3. Install 2 bushings (M02240) and 5/8 x 4 3/8” metal sleeve in right lower attachment point of the tire carrier. DSC03812
4. Attach tire carrier to bumper using 5/8 x 7” bolt, washer and lockwasher. You may need to remove the right side brake light to install this bolt. Place the 1” spacer on top, or on the bottom if you have a body lift. Finger tighten this bolt only. DSC03815
5. Insert 4 bushings (M02882) and 5/8 x 2 5/16’ sleeves into the pivot point (dog bone). DSC03814
6. Attach the pivot point to the tire carrier using a 5/8x 4” bolt, washers and locknut. DSC03816
7. Attach the pivot point to the door using a 5/8x 4” bolt, washers and locknut. DSC03817
8. Open the door slightly and make all necessary adjustments. Tighten all hardware. You may need to slide the tailgate mount a little.
9. If necessary, insert oval spacers behind stock bump stop on the door to allow for a snug fit when closing. You may need to get some longer screws for this. Mine were fine, but 1 was a little loose all the time. You will need a T-30 Torx. DSC03818
10. For the Hi-lift Jack mount. Mount jack horizontally behind tabs at top of tire carrier using ½ x 2 ¼” all thread black bolts, washers, jam nuts and wing nuts. DSC03819
I decided I couldn't get my wife into Jeeping, but my niece on the other hand... Though I can't understand why her mom cringes at times..... DSC03813

  SafariGard Rear Tire Instructions | SafariGard Tire Carrier Instructions

PO Box 913
Murrieta CA 92564

Mac’s 4x4 products
P.O. Box 93186
Henderson, NV 89009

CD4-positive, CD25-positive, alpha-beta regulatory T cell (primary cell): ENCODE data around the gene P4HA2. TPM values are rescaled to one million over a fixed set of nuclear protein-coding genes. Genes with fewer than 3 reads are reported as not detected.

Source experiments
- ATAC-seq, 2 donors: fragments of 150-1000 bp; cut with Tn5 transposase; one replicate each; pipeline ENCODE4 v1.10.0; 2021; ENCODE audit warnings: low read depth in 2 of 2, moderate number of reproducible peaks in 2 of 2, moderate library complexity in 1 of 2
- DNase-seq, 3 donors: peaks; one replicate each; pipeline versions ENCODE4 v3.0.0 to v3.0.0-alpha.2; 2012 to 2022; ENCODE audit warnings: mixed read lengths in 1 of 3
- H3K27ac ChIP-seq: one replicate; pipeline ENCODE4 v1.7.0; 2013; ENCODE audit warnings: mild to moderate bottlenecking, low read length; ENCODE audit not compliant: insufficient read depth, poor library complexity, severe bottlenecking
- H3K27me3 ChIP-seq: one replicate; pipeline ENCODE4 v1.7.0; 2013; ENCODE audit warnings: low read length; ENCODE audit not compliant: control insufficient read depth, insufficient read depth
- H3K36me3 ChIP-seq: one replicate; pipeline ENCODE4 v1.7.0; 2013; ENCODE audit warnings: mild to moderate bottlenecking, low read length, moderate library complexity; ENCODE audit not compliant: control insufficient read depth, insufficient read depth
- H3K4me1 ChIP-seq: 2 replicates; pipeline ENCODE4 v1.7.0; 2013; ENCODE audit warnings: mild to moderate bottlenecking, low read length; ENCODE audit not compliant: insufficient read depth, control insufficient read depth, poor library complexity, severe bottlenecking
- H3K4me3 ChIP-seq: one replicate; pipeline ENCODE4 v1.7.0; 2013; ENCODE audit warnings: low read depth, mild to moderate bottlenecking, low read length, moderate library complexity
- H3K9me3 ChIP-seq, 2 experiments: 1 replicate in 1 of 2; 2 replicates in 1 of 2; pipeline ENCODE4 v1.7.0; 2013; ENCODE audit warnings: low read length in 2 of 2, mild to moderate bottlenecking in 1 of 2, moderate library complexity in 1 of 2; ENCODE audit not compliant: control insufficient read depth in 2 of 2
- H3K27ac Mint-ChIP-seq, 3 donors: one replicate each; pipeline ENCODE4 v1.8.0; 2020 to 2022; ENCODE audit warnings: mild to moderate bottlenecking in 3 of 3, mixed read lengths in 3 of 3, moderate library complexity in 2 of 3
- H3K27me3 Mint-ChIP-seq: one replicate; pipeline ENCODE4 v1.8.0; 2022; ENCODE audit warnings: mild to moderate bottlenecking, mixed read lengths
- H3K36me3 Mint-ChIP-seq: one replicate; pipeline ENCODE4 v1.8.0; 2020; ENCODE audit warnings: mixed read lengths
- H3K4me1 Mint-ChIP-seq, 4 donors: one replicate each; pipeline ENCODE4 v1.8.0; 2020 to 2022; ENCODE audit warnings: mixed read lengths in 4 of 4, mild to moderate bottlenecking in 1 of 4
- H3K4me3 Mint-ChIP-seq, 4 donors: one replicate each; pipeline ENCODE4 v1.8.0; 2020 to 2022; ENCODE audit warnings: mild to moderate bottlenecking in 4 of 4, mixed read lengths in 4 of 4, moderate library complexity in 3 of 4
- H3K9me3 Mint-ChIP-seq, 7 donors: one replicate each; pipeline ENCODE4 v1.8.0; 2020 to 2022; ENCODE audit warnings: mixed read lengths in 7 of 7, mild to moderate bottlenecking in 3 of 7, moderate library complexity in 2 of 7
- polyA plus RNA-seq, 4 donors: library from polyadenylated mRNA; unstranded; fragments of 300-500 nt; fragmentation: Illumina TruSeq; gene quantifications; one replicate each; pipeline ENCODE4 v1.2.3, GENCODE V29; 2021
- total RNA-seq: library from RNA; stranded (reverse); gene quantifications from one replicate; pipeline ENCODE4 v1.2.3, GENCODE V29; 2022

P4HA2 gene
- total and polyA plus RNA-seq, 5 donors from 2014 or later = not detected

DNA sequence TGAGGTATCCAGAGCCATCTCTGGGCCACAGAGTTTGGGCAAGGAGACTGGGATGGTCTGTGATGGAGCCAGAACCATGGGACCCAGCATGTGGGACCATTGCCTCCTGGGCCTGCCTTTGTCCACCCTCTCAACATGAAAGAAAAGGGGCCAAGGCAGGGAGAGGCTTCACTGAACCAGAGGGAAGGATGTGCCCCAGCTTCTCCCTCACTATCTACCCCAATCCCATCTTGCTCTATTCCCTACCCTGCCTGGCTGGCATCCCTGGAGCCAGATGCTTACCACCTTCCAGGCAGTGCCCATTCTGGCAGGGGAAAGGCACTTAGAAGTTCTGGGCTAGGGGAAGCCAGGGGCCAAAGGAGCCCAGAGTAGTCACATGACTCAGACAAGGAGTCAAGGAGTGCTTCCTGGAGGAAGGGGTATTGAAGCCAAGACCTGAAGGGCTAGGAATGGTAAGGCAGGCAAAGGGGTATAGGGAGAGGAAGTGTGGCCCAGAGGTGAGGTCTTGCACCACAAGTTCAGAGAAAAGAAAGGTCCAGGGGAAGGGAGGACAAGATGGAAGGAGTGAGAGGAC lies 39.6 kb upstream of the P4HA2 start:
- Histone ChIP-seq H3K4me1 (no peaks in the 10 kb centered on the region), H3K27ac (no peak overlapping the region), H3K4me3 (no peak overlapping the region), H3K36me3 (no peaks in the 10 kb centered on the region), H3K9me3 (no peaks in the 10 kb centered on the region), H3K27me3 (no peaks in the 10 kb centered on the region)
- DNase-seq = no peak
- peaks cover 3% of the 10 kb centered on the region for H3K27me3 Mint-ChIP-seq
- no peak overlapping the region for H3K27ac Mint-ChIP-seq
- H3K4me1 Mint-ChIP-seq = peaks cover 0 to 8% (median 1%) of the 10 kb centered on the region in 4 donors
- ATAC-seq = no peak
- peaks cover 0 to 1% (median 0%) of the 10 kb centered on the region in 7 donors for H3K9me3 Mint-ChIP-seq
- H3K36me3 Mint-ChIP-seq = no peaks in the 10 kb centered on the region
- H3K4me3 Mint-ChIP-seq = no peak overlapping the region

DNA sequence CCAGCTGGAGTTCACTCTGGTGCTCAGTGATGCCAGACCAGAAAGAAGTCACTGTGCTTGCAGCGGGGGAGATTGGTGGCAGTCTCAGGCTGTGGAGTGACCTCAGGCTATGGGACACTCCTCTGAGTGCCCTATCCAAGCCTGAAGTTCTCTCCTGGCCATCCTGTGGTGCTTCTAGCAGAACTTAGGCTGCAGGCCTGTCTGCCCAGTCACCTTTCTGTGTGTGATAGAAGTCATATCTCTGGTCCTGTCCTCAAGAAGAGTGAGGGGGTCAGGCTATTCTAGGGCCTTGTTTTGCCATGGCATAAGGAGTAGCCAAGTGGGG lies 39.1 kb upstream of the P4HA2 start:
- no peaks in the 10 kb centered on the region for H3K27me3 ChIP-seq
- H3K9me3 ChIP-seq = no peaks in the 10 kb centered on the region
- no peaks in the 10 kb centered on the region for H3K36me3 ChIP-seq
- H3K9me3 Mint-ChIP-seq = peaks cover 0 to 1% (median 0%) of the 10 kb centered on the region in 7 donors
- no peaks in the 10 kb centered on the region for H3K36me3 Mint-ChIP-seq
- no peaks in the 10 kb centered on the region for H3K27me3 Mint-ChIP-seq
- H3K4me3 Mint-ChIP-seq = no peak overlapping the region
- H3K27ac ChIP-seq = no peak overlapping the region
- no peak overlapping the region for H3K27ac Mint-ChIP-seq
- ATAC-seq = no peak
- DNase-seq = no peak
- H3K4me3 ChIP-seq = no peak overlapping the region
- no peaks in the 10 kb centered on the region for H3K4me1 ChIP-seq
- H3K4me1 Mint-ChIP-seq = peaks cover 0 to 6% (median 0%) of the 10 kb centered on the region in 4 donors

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This page last updated: 16-Apr-2008

Content and Design © 2002-present WanderingTrail,  Ron Seegert
Common Sense and Safety should always be observed when working on your vehicle or doing modifications. Jackstands, wheel blocks, disconnecting the battery are a few of the basic safety precautions that should be used and may not be mentioned in the write ups on this site. You are responsible for your own installation, these write ups are a helpful guideline and should not be taken as an official installation instruction. My write up may be different from the kits currently out there, so alwasy double check the manufacturers installation instructions when installing anything. I try to keep the site up to date with changes that have occured as I discover them, but may not have the latest unless someone lets me know. If you feel that an install is above your capabilities after reading my write ups, I recommend getting together with a club and getting some help. Only a few times have I needed to employe some actual help from a shop to get something done. Usually welding or A/C work.